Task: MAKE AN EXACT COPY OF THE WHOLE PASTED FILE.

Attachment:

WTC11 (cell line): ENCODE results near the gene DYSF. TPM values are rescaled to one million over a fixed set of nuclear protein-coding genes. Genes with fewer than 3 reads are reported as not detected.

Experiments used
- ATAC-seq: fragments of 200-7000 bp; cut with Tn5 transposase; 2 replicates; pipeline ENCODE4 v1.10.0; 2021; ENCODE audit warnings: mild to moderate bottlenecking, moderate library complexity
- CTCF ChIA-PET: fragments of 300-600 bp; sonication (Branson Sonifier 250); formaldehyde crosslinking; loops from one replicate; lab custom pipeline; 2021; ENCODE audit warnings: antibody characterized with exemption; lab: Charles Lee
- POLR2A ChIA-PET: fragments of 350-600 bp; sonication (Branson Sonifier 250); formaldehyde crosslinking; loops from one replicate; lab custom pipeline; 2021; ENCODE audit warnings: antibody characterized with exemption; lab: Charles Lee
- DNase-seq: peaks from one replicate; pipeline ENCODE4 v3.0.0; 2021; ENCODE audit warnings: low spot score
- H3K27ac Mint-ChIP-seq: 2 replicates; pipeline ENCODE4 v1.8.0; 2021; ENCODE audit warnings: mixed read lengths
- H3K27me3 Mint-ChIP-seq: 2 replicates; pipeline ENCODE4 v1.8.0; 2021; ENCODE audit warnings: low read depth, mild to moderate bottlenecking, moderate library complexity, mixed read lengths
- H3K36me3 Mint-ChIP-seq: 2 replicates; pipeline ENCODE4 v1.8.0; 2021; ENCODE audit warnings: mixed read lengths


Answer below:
WTC11 (cell line): ENCODE results near the gene DYSF. TPM values are rescaled to one million over a fixed set of nuclear protein-coding genes. Genes with fewer than 3 reads are reported as not detected.

Experiments used
- ATAC-seq: fragments of 200-7000 bp; cut with Tn5 transposase; 2 replicates; pipeline ENCODE4 v1.10.0; 2021; ENCODE audit warnings: mild to moderate bottlenecking, moderate library complexity
- CTCF ChIA-PET: fragments of 300-600 bp; sonication (Branson Sonifier 250); formaldehyde crosslinking; loops from one replicate; lab custom pipeline; 2021; ENCODE audit warnings: antibody characterized with exemption; lab: Charles Lee
- POLR2A ChIA-PET: fragments of 350-600 bp; sonication (Branson Sonifier 250); formaldehyde crosslinking; loops from one replicate; lab custom pipeline; 2021; ENCODE audit warnings: antibody characterized with exemption; lab: Charles Lee
- DNase-seq: peaks from one replicate; pipeline ENCODE4 v3.0.0; 2021; ENCODE audit warnings: low spot score
- H3K27ac Mint-ChIP-seq: 2 replicates; pipeline ENCODE4 v1.8.0; 2021; ENCODE audit warnings: mixed read lengths
- H3K27me3 Mint-ChIP-seq: 2 replicates; pipeline ENCODE4 v1.8.0; 2021; ENCODE audit warnings: low read depth, mild to moderate bottlenecking, moderate library complexity, mixed read lengths
- H3K36me3 Mint-ChIP-seq: 2 replicates; pipeline ENCODE4 v1.8.0; 2021; ENCODE audit warnings: mixed read lengths